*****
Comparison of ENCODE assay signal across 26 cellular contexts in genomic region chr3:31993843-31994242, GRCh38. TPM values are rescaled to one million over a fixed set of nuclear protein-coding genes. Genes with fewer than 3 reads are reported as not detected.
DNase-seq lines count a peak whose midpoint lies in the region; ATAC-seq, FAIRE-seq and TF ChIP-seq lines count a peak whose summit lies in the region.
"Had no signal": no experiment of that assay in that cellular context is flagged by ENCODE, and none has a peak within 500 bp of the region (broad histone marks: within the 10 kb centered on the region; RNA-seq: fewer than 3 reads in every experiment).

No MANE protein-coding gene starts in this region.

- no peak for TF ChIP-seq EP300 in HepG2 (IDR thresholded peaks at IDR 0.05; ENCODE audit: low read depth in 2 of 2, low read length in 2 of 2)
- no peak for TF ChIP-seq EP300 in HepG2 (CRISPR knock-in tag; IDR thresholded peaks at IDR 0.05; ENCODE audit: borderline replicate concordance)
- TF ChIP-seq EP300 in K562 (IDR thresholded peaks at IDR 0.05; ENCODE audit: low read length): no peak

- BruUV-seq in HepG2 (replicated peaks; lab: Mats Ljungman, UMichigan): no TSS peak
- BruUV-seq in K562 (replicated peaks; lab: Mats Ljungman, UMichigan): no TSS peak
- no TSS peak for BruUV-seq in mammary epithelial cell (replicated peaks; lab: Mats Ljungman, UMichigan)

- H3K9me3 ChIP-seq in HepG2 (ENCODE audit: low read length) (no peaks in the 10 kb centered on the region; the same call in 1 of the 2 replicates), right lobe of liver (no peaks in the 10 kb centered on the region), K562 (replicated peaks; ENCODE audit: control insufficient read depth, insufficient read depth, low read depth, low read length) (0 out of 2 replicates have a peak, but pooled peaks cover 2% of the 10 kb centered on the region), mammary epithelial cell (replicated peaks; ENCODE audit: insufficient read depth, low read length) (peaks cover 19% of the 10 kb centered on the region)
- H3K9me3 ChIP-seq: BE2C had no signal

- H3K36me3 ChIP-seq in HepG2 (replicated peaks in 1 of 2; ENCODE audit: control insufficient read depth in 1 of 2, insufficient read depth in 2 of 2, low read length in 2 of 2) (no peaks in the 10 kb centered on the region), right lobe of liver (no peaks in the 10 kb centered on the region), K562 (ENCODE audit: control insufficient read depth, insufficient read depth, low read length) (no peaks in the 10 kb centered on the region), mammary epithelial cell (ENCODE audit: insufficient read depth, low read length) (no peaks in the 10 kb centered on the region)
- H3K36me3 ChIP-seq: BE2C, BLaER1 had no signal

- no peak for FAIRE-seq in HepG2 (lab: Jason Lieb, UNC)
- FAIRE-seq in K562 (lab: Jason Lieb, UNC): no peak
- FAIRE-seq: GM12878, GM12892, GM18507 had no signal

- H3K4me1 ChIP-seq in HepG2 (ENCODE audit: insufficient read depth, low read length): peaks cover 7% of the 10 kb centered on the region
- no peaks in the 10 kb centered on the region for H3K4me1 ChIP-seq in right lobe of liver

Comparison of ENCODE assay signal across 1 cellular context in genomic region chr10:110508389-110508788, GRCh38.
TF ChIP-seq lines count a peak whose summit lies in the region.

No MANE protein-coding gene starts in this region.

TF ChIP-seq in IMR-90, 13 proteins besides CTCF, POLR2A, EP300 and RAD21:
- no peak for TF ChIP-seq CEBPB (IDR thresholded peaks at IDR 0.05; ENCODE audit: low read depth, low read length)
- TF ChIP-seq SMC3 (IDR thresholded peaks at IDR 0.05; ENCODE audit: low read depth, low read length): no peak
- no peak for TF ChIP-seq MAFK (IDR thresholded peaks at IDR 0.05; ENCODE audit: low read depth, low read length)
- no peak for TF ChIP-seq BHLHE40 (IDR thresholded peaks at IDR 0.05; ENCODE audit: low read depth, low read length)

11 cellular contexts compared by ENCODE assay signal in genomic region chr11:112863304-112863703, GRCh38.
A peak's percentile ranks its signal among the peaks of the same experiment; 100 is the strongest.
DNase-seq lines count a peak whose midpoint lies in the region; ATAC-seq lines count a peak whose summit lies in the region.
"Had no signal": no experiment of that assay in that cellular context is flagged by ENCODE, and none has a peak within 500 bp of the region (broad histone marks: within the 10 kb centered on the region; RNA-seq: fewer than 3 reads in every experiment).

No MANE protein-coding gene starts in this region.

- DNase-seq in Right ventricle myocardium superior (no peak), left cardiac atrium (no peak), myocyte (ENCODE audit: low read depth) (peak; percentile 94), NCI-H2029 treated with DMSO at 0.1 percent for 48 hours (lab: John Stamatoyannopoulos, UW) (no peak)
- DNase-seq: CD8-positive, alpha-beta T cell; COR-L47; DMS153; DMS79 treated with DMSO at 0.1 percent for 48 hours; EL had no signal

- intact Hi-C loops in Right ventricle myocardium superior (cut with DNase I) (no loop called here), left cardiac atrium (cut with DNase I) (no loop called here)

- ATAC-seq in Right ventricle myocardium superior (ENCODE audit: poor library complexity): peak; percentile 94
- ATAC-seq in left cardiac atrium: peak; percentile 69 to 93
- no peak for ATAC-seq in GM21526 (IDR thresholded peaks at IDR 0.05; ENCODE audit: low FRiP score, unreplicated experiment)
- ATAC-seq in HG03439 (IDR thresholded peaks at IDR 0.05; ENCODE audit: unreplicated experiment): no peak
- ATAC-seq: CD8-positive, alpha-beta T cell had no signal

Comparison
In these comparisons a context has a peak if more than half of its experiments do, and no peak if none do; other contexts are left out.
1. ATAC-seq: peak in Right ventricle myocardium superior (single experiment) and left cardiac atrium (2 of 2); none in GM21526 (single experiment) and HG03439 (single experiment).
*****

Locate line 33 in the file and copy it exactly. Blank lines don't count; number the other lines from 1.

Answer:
- DNase-seq in Right ventricle myocardium superior (no peak), left cardiac atrium (no peak), myocyte (ENCODE audit: low read depth) (peak; percentile 94), NCI-H2029 treated with DMSO at 0.1 percent for 48 hours (lab: John Stamatoyannopoulos, UW) (no peak)